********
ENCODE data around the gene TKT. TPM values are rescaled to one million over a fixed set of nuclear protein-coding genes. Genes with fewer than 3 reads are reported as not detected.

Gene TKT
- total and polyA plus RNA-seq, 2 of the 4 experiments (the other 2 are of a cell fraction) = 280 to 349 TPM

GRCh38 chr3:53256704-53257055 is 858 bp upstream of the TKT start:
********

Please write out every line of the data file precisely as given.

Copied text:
ENCODE data around the gene TKT. TPM values are rescaled to one million over a fixed set of nuclear protein-coding genes. Genes with fewer than 3 reads are reported as not detected.

Gene TKT
- total and polyA plus RNA-seq, 2 of the 4 experiments (the other 2 are of a cell fraction) = 280 to 349 TPM

GRCh38 chr3:53256704-53257055 is 858 bp upstream of the TKT start: